Homicides Drop In San Jose And Across The Country In 2009
Professor Robert Weisberg, an expert in criminal law, is quoted on possible reasons for decreasing homicide statistics in California and across the nation in 2009:
The horrific murder-suicide of a Santa Clara family — three adults, two children and an 11-month-old baby — and the beating death of a 96-year-old Saratoga man shocked Silicon Valley in 2009. But as tragic as those killings were, the area actually had fewer murders this year than last.
Nationally, the picture was the same: Murder was down about 10 percent, and even more in some cities.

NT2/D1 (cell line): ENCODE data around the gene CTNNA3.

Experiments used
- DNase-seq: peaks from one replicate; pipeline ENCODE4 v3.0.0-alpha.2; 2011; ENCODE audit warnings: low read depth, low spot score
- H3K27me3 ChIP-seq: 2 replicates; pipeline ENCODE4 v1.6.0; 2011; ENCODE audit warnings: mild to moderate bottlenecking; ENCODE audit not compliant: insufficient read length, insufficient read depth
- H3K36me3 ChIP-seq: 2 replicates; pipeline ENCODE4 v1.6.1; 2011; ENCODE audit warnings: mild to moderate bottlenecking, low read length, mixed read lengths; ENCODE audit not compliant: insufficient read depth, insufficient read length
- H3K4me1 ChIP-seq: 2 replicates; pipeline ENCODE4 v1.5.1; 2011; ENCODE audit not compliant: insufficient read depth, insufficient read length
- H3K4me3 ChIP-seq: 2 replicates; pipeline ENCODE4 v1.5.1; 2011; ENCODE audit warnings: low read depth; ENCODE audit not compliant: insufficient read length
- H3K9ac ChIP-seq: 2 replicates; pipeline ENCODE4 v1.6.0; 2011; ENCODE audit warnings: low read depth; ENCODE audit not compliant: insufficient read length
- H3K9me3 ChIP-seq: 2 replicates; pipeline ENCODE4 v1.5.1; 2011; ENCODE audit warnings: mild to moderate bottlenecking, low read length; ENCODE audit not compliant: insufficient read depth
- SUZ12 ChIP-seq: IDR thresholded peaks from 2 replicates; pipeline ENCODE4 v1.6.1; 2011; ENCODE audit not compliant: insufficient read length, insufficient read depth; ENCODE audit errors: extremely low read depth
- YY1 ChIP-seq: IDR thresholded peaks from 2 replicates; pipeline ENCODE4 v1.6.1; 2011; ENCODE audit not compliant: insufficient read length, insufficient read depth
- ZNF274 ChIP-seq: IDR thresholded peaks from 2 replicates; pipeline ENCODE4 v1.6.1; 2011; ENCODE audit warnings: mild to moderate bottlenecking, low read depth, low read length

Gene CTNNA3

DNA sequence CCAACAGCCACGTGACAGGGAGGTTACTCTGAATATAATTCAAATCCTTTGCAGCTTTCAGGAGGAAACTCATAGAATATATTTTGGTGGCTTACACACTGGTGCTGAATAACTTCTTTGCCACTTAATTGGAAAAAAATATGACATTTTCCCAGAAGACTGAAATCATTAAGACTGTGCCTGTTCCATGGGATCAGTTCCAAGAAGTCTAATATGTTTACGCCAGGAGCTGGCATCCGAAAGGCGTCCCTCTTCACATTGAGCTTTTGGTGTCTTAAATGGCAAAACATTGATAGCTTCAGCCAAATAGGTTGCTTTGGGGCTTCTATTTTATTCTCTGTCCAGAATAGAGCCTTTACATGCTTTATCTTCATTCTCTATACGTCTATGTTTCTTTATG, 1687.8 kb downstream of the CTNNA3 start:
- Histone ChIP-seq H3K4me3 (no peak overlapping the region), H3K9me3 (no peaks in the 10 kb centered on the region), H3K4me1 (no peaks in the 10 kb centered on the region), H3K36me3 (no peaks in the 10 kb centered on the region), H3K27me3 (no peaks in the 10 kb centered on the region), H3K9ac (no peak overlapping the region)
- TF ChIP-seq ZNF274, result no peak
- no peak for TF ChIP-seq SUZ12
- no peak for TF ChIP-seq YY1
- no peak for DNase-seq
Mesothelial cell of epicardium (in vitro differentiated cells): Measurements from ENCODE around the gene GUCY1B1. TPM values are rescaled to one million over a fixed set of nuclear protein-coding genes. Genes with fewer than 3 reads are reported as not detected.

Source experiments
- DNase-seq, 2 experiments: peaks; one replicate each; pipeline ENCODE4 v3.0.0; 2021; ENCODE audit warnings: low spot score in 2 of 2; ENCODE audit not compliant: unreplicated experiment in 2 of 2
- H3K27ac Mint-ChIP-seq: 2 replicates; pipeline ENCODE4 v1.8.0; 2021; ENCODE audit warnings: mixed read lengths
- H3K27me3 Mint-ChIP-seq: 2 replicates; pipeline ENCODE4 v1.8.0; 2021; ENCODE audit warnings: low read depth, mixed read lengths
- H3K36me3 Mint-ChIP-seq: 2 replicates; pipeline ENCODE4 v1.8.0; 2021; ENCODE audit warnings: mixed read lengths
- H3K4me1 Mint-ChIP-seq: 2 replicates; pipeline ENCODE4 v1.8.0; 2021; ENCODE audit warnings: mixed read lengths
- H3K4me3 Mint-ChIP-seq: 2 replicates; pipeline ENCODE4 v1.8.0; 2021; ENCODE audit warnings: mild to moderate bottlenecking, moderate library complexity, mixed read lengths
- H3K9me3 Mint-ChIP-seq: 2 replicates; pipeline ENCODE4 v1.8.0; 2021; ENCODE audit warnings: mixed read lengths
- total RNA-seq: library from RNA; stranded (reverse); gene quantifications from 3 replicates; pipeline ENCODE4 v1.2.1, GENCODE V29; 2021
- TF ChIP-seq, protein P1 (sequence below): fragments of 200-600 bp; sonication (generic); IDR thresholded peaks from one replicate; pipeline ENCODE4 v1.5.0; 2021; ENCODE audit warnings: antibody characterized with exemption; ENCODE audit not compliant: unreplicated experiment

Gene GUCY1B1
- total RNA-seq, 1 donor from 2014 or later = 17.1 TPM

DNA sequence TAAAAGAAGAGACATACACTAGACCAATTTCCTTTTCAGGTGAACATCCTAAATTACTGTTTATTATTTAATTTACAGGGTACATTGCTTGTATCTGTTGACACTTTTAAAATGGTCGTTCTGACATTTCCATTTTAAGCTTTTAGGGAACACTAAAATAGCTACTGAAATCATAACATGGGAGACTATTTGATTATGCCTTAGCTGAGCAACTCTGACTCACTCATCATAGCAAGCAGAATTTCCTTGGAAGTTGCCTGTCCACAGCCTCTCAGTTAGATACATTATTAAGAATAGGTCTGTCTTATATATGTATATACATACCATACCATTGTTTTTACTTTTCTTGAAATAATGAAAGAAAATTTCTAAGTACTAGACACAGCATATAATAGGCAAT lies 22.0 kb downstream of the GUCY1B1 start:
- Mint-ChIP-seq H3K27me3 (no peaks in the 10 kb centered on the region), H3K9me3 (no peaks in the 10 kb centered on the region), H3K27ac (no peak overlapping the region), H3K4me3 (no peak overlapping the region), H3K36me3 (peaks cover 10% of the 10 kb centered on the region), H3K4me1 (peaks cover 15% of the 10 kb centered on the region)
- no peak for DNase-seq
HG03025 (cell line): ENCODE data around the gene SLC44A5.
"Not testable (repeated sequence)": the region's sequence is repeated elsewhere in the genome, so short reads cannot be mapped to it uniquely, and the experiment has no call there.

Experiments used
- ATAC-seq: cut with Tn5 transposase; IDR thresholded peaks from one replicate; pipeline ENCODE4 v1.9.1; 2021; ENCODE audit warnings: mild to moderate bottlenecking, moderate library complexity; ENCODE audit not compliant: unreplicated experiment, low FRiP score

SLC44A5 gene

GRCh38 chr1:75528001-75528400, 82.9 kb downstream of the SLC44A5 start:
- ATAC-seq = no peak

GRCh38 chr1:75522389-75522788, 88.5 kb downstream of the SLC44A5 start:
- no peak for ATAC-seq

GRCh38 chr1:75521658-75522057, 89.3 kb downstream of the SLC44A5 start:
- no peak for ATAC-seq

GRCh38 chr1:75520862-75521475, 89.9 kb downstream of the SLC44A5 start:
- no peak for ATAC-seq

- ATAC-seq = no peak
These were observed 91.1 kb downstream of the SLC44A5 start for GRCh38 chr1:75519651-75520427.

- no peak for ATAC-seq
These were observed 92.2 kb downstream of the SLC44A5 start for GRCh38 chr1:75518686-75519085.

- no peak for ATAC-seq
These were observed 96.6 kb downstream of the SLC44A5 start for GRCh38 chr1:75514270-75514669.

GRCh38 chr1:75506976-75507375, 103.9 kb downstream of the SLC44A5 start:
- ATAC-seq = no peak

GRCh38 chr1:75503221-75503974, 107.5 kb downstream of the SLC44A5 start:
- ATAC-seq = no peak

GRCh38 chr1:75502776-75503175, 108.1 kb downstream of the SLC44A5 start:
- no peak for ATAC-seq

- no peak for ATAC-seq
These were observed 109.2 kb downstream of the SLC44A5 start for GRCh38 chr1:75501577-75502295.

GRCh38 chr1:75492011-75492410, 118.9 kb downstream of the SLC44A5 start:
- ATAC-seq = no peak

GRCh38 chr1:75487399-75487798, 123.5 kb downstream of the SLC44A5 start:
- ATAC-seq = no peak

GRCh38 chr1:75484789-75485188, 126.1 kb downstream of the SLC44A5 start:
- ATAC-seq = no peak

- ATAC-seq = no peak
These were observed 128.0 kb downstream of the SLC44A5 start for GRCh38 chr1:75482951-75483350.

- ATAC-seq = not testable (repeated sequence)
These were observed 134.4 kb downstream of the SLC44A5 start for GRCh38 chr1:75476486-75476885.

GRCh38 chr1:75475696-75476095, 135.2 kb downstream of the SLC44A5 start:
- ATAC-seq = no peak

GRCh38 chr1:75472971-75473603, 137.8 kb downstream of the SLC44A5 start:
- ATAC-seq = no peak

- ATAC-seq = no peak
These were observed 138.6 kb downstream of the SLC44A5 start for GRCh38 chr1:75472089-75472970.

"Homicide statistics get the most attention," said Robert Weisberg, director of the Stanford Criminal Justice Center at Stanford University's School of Law. "But they're the most mysterious, complicated and least-predictable in determining a connection to economics."
And just because times are tough, Weisberg warned, doesn't mean crime in general will be up.
Sometimes economic downturns can lead to fewer property crimes simply because more people are unemployed and at home, dissuading would-be burglars from breaking in, said Weisberg.
Since the early 1990s, the nationwide crime level has either been decreasing or holding steady, Weisberg said. Some of the reasons include increased incarceration rates, smarter policing with the aid of sophisticated technology and the addition of more officers since 1994, when President Bill Clinton funneled money to local police departments.